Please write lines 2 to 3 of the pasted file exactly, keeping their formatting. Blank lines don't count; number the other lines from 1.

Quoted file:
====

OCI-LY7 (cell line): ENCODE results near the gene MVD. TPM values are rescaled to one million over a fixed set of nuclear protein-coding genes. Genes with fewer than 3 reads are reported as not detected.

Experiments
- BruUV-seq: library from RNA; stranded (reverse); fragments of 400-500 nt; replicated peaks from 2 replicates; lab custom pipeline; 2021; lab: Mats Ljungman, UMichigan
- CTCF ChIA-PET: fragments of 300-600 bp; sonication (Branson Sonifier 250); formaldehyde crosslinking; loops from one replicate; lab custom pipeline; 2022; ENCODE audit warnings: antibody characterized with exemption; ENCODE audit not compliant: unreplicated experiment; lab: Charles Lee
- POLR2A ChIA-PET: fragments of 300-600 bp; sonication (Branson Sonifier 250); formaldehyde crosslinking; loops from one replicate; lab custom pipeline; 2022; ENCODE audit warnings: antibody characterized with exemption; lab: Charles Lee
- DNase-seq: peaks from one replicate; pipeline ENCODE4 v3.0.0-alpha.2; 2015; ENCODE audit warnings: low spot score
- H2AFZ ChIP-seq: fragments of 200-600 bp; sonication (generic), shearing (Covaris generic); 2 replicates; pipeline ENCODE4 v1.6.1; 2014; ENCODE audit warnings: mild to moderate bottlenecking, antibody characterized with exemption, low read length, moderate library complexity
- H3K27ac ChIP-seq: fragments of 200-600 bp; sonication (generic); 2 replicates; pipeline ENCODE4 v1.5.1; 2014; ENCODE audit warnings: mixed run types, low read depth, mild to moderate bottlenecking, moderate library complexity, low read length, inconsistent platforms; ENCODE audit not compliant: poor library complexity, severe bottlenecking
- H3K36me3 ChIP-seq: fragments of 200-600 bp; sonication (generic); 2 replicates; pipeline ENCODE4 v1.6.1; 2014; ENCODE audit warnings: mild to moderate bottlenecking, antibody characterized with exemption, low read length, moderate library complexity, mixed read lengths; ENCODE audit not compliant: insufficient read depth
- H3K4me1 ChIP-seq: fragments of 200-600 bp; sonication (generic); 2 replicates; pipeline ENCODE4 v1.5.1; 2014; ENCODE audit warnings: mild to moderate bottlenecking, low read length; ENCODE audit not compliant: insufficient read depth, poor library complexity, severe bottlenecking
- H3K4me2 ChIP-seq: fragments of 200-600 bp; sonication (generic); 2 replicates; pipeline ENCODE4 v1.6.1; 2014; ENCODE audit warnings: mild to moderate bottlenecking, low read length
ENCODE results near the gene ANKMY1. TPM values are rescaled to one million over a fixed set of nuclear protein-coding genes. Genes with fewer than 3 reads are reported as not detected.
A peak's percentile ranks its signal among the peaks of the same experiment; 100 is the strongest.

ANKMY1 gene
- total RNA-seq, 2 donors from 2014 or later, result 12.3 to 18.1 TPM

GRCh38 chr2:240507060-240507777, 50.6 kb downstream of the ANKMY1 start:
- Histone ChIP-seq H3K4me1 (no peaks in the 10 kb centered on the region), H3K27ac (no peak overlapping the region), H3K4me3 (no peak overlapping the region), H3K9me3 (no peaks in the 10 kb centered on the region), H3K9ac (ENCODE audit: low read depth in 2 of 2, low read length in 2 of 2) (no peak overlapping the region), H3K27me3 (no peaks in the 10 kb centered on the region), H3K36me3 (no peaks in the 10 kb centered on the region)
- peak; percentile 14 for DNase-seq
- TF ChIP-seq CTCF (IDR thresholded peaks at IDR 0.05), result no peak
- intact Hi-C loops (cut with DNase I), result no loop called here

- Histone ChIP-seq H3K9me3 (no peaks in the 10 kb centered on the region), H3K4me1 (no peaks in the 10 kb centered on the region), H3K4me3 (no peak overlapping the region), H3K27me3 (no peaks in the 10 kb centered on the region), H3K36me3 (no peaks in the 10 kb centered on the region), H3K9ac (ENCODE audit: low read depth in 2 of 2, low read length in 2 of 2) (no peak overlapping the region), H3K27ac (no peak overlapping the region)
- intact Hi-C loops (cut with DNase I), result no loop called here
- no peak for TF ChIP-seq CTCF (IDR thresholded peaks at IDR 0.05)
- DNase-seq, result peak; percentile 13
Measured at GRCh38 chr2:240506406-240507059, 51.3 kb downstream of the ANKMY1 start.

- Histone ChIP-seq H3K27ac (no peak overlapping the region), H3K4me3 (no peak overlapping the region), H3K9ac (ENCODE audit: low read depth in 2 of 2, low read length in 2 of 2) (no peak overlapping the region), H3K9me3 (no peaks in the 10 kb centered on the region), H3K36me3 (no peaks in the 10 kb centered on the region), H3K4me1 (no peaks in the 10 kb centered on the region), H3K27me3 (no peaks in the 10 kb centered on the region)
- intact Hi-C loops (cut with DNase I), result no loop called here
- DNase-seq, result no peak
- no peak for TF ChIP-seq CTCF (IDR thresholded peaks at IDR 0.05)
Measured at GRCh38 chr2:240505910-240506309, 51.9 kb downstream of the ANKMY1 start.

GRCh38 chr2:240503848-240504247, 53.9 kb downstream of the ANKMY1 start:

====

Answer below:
Experiments
- BruUV-seq: library from RNA; stranded (reverse); fragments of 400-500 nt; replicated peaks from 2 replicates; lab custom pipeline; 2021; lab: Mats Ljungman, UMichigan